DELETE. Forget the cursor.
Unless your table is huge and you are deleting a large percentage of rows, there is no point in doing it in batches. And there is hardly any point even then. The only reasons I can think of would be to allow
VACUUM to remove dead tuples earlier, which might help in special cases. Or to evade locking contention (possible deadlocks?), but that begs the question why rows to be deleted should be locked by concurrent transactions in the first place.
Locks are per row for this. There is no conflict with concurrent
UPDATE to different rows. (If you have UPDATEs targeting some of the same rows, you have a bigger problem.) And writers don't block readers anyway on Postgres.
You can create an SQL cursor with the
WITH HOLD option and then use it with
DELETE ... WHERE CURRENT OF in separate transactions. But you would have to throw in
FOR UPDATE, locking all affected rows anyway. Rarely makes sense, except when you want to lock all affected rows quickly but still do something with them before deleting and there may be smarter ways ...
It can make sense to partition a big
UPDATE - in separate transactions - so that dead tuples can be reused in H.O.T. updates (after a manual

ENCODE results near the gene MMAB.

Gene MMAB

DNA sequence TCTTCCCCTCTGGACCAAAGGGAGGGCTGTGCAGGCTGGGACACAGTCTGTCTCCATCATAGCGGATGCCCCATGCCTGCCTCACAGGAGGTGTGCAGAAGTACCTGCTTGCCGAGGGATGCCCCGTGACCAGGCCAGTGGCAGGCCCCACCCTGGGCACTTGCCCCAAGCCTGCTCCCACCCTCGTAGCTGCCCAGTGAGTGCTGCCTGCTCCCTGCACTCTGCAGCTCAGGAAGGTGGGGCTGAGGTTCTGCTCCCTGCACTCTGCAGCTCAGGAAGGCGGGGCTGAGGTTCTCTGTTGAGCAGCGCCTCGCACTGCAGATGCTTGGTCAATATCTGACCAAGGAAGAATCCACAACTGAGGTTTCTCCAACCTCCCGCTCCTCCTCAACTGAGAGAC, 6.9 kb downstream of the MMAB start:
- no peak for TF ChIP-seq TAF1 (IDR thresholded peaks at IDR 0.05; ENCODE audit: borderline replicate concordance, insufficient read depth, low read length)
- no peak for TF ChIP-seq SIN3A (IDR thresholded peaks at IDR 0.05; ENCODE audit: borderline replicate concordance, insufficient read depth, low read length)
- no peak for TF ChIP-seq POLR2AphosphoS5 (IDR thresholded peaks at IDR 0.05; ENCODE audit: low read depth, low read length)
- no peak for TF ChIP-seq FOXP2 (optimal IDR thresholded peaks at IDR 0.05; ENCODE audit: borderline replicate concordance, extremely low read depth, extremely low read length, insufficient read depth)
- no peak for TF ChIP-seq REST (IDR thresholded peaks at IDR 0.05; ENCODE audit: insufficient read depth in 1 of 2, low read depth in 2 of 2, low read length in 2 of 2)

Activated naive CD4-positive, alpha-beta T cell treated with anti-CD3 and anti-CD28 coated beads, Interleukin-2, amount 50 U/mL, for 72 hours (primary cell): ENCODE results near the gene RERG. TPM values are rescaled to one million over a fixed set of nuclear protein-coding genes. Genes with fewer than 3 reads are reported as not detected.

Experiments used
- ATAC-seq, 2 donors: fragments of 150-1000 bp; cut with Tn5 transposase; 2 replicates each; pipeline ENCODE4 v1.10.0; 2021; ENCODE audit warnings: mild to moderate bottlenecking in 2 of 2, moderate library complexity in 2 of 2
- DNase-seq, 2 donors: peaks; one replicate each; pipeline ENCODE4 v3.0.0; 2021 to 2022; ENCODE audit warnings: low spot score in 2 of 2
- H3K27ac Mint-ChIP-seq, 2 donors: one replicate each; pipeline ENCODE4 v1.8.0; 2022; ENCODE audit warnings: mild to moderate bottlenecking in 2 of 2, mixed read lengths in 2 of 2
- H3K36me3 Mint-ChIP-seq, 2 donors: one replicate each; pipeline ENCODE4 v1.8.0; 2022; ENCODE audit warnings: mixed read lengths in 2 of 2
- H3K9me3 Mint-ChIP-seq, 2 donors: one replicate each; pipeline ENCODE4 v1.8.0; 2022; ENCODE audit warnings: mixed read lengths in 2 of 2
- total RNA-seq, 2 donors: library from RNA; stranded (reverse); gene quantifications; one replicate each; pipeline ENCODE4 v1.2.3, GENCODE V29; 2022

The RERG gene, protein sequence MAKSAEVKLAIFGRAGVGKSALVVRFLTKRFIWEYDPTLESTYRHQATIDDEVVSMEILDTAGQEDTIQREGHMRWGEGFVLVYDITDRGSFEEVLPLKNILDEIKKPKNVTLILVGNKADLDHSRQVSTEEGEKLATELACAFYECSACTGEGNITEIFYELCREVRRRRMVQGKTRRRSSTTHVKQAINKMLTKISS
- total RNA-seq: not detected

VACUUM or autovacuum has kicked in). But that hardly applies to
DELETE operations which do not reuse space. Also,
DELETE is a lot faster than
In the unlikely event that you still need to do it in batches, still don't use a cursor. Use something like:
WITH cte AS (
SELECT id -- your PK
WHERE date < $something -- your condition
-- ORDER BY ??? -- optional, see below
FOR UPDATE -- SKIP LOCKED ?
DELETE FROM tbl
WHERE tbl.id = cte.id;
Repeat until no rows are found.
If your data is (mostly) physically sorted in a certain way, it can pay to order rows accordingly (the quoted
ORDER BY). The
ORDER BY imposes a cost of its own, but each
DELETE may be able to access far fewer data pages with clustered rows and be faster that way. Depends on the use case; if
ORDER BY can use an index, the outlook is better.